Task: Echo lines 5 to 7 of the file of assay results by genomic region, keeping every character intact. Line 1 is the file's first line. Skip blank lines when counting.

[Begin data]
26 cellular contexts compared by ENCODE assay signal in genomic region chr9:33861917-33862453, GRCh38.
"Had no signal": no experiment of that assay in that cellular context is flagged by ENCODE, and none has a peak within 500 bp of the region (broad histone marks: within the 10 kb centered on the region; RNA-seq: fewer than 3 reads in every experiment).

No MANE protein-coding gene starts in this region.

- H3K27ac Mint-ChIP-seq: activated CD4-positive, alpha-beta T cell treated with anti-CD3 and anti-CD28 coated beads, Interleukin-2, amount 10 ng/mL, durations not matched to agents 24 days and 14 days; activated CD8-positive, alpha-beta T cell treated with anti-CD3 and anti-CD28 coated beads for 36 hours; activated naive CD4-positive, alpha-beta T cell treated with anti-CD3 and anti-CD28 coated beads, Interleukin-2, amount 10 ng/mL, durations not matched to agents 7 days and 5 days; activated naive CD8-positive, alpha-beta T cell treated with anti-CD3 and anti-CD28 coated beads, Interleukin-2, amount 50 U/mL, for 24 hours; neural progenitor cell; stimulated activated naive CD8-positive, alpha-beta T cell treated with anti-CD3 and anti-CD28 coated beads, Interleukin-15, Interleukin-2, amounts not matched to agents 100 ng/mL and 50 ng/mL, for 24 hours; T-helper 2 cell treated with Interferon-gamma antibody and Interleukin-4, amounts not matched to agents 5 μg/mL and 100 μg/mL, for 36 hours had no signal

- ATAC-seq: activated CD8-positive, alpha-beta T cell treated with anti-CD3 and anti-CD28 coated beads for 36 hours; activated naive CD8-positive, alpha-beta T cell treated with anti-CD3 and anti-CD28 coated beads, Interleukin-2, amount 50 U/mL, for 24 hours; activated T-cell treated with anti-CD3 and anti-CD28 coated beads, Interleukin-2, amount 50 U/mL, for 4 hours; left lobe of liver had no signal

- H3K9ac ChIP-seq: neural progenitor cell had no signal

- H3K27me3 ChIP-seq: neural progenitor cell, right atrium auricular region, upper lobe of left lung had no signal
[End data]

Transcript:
- ATAC-seq: activated CD8-positive, alpha-beta T cell treated with anti-CD3 and anti-CD28 coated beads for 36 hours; activated naive CD8-positive, alpha-beta T cell treated with anti-CD3 and anti-CD28 coated beads, Interleukin-2, amount 50 U/mL, for 24 hours; activated T-cell treated with anti-CD3 and anti-CD28 coated beads, Interleukin-2, amount 50 U/mL, for 4 hours; left lobe of liver had no signal

- H3K9ac ChIP-seq: neural progenitor cell had no signal

- H3K27me3 ChIP-seq: neural progenitor cell, right atrium auricular region, upper lobe of left lung had no signal